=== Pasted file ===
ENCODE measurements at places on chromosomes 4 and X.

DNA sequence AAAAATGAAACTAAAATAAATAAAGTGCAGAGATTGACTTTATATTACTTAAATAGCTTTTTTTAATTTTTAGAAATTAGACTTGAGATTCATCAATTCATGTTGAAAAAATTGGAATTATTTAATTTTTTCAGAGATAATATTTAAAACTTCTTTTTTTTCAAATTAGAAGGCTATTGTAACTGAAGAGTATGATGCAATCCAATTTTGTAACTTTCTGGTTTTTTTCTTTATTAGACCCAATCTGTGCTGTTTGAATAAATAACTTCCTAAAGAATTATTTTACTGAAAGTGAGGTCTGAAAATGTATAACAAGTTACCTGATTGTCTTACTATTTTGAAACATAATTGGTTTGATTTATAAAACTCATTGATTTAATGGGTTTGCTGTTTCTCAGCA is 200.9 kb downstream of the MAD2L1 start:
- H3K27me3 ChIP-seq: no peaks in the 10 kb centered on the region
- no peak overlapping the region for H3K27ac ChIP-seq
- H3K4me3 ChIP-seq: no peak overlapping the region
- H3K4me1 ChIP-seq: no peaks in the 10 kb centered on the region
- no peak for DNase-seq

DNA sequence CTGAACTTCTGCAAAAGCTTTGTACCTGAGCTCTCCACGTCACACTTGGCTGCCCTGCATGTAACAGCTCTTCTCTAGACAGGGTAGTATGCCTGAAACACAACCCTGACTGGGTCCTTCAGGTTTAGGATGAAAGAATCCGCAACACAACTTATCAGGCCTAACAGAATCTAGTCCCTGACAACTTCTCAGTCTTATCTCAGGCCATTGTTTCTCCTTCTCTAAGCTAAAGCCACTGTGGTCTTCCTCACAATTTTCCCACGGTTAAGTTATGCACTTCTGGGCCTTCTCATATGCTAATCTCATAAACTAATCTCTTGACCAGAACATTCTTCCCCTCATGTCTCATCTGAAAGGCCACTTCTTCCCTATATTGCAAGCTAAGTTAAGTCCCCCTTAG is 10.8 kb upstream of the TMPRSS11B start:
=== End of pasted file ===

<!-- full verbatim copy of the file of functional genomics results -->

ENCODE measurements at places on chromosomes 4 and X.

DNA sequence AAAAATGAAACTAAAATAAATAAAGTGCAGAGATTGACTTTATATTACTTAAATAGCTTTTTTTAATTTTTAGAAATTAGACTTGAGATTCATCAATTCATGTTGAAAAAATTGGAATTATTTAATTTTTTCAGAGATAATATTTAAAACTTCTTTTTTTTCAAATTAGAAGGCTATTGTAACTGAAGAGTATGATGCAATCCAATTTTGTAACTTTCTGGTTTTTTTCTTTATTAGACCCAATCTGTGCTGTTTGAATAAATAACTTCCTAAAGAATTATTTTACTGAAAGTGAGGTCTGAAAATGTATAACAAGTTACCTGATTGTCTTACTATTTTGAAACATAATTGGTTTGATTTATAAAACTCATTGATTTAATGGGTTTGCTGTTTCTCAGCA is 200.9 kb downstream of the MAD2L1 start:
- H3K27me3 ChIP-seq: no peaks in the 10 kb centered on the region
- no peak overlapping the region for H3K27ac ChIP-seq
- H3K4me3 ChIP-seq: no peak overlapping the region
- H3K4me1 ChIP-seq: no peaks in the 10 kb centered on the region
- no peak for DNase-seq

DNA sequence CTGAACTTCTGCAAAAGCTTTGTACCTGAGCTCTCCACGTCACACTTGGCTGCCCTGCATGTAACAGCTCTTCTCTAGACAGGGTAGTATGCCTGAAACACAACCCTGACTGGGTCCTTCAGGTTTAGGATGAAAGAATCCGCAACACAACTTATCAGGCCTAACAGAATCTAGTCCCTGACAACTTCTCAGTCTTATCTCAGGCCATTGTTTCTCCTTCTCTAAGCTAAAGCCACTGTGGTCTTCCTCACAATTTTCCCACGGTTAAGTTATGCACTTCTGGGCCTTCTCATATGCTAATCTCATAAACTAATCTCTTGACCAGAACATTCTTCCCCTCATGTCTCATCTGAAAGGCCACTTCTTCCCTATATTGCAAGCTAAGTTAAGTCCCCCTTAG is 10.8 kb upstream of the TMPRSS11B start: